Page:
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Cognitive Impairment in Diabetes: Rationale and Design Protocol of the Cog-ID Study.

Koekkoek PS, Janssen J, Kooistra M, van den Berg E, Kappelle LJ, Biessels GJ, Rutten GE - JMIR Res Protoc (2015)

Bottom Line: This research obtained funding and ethical approval.Enrolment started in August, 2012, and all study-related activities will be completed in September, 2016.With the results from this study, physicians will be able to detect cognitive impairment affecting type 2 diabetes patients through case-finding, and can use tailored care to reduce associated complications.

View Article: PubMed Central - HTML - PubMed

Affiliation: Julius Center for Health Sciences and Primary Care, University Medical Center Utrecht, Utrecht, Netherlands. p.s.koekkoek-3@umcutrecht.nl.

ABSTRACT

Background: Cognitive impairment frequently co-occurs with type 2 diabetes but is often undiagnosed. Cognitive impairment affects self-management leading to treatment-related complications.

Objective: The aim of this study is to develop a stepped diagnostic procedure, consisting of a screening test complemented by an evaluation by a general practitioner (GP), to detect undiagnosed cognitive impairment in older people with type 2 diabetes.

Methods: The accuracy of two self-administered cognitive tests, the "Test Your Memory" (TYM) and "Self-Administered Gerocognitive Examination" (SAGE) alone, and in combination with an evaluation by a GP will be assessed. A diagnosis of mild cognitive impairment (MCI) or dementia at a memory clinic will serve as reference standard. This cognitive impairment in diabetes (Cog-ID) study will include 513 people from primary care facilities aged ≥70 with type 2 diabetes. The participants will first fill out the TYM and SAGE tests, followed by a standardized GP evaluation for cognitive impairment, including a mini mental state examination (MMSE). Subsequently, participants suspected of cognitive impairment (on either test or the GP assessment) and a random sample of 15% (65/435) of participants without suspected cognitive impairment will be referred to the memory clinic. At the memory clinic, a medical examination, neuropsychological examination, and magnetic resonance imaging (MRI) of the brain will be performed. Participants will also fill out questionnaires assessing health status and depressive symptoms at baseline and after 6 and 24 months.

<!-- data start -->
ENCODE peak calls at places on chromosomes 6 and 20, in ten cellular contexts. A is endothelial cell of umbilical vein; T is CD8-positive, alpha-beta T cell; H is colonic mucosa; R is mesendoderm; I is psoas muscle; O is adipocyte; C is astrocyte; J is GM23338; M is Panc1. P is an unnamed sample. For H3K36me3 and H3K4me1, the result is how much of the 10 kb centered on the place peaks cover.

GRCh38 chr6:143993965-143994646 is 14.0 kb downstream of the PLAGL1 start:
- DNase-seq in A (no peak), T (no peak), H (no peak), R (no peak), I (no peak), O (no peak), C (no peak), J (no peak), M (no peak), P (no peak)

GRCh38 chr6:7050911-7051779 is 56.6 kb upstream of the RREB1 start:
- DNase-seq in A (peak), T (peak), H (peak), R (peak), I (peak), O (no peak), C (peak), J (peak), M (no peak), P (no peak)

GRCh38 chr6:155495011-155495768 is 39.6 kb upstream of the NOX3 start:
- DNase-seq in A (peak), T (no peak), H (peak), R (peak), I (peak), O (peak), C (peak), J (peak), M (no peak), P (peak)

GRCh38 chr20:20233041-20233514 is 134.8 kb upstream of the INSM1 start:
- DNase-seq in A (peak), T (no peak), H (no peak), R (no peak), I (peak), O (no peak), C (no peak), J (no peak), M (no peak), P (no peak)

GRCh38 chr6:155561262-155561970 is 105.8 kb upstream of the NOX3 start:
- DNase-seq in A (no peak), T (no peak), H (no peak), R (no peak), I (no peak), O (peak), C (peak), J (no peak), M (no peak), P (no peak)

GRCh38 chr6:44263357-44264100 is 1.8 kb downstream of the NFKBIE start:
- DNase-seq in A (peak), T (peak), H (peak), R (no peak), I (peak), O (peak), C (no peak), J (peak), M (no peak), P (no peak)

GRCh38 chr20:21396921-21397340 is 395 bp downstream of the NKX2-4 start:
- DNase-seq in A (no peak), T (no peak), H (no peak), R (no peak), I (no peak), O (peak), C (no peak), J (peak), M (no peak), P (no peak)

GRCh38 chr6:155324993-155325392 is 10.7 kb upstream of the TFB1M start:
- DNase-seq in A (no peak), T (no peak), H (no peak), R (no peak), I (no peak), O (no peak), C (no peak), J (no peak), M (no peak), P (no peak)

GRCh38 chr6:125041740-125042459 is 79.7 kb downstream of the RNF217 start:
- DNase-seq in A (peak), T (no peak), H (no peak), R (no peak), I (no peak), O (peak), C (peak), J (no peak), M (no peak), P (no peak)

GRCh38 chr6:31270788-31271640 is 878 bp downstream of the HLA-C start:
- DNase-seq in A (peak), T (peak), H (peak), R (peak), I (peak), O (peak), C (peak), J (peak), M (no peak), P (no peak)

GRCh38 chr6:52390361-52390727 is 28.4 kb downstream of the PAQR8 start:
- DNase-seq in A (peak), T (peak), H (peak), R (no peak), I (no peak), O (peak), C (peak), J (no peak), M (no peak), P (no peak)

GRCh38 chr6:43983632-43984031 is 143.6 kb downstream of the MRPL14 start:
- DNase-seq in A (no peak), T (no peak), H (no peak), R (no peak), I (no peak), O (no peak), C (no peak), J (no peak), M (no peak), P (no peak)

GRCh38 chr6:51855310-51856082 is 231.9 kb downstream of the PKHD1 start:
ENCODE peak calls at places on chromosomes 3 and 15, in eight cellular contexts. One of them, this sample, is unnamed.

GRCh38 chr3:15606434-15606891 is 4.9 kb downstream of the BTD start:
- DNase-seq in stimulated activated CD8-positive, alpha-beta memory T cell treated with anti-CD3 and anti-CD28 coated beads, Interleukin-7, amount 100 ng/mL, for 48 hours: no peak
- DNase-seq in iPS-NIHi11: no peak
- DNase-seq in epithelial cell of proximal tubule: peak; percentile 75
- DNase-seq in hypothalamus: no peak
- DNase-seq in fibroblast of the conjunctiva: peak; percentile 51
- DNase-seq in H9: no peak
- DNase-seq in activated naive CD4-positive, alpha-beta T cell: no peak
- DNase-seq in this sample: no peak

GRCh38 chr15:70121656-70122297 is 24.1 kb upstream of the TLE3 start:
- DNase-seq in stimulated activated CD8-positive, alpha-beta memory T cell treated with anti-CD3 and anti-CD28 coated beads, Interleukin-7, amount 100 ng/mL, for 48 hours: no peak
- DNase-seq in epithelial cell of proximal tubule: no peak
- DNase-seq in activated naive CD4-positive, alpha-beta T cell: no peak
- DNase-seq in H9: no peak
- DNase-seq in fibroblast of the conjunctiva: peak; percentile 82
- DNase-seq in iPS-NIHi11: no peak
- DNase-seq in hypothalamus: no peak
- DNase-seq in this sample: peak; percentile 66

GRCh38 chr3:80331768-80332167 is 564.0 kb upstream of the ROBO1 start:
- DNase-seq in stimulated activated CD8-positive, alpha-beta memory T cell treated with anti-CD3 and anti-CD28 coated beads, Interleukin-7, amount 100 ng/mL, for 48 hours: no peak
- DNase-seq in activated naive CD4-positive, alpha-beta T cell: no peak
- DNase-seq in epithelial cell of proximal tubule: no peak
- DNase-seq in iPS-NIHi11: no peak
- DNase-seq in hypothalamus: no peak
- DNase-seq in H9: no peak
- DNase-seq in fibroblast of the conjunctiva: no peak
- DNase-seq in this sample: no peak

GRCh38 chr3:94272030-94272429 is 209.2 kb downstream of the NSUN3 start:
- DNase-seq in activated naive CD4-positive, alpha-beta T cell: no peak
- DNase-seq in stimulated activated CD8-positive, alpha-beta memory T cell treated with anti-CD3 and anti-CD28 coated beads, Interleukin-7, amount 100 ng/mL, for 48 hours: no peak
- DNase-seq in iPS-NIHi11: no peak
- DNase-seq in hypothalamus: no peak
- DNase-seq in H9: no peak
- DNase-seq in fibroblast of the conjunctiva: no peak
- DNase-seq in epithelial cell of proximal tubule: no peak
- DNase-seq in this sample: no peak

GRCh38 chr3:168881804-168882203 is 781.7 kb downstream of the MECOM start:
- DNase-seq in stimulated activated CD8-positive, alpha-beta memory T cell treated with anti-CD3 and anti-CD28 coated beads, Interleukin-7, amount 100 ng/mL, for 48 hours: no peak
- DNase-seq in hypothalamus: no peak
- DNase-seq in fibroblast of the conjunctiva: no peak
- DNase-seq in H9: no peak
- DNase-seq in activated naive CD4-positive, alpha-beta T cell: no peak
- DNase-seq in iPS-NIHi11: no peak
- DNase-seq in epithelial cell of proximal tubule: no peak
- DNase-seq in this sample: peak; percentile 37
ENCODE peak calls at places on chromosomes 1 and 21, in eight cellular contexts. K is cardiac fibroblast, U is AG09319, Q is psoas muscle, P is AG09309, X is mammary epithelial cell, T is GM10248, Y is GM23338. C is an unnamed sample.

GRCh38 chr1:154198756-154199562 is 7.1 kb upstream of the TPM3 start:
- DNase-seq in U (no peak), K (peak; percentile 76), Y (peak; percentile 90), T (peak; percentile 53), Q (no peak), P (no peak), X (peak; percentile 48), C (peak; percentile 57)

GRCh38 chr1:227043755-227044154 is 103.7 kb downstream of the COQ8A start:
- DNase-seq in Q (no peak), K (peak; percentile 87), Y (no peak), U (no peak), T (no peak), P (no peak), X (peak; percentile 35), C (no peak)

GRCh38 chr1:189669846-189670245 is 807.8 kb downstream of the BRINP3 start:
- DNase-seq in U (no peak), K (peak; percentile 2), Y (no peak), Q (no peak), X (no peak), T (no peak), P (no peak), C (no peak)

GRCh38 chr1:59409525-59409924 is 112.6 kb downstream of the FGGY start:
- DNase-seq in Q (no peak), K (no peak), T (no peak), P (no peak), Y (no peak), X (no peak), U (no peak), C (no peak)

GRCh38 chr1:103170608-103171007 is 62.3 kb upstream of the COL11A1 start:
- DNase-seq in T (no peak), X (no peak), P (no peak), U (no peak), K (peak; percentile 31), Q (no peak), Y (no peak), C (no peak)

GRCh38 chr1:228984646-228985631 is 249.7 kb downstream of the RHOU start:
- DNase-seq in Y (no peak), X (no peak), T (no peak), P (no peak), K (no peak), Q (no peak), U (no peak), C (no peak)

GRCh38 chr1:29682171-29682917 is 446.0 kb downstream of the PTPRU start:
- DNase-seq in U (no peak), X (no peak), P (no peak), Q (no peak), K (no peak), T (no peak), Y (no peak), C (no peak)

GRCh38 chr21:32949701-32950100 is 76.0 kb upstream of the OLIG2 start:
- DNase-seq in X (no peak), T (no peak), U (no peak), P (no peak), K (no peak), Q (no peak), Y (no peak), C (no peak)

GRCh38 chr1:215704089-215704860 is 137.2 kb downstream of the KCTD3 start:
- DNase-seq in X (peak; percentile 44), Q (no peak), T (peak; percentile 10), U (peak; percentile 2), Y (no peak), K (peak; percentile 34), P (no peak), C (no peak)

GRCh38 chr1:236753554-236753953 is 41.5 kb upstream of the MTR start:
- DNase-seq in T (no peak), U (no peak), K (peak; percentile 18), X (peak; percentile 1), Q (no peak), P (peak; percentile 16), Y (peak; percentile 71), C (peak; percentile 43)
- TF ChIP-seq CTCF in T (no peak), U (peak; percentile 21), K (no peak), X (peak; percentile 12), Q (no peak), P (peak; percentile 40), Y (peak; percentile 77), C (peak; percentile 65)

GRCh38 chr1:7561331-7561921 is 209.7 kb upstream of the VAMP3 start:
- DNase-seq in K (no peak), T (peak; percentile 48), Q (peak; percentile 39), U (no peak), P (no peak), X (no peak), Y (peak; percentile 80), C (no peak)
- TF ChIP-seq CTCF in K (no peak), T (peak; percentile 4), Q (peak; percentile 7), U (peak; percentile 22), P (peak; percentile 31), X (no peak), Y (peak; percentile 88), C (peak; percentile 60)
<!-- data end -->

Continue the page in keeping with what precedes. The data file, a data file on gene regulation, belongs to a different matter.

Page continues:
Results: This research obtained funding and ethical approval. Enrolment started in August, 2012, and all study-related activities will be completed in September, 2016.

Conclusions: With the results from this study, physicians will be able to detect cognitive impairment affecting type 2 diabetes patients through case-finding, and can use tailored care to reduce associated complications. Additionally, the results may stimulate discussions about cognitive impairment and whether early recognition is desirable.

No MeSH data available.


Related in: MedlinePlus

Study flowchart.
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figure1: Study flowchart.

Mentions: After the home visit, an independent physician, not involved in the home visit or in the memory clinic, will determine whether the participant will be selected for a visit to the memory clinic of the University Medical Centre Utrecht. To minimize the influence of the increasing experience of the research physician because of the growing number of home visits during the study period, the research physician who visited the participant at home will not be informed about the results of the memory clinic. The following 3 criteria will be used to decide whether a participant will be invited to the memory clinic (1) a classification of “suspected of cognitive impairment” by the research physician, (2) a score of ≤39 on the TYM, and (3) a score of ≤14 on the SAGE. When a participant scores positive on one of these criteria, the participant will be invited to the memory clinic. In addition, a random sample of 15% (65/435) of participants with negative scores on all 3 criteria will be invited to the memory clinic (see sample calculation below and Figure 1).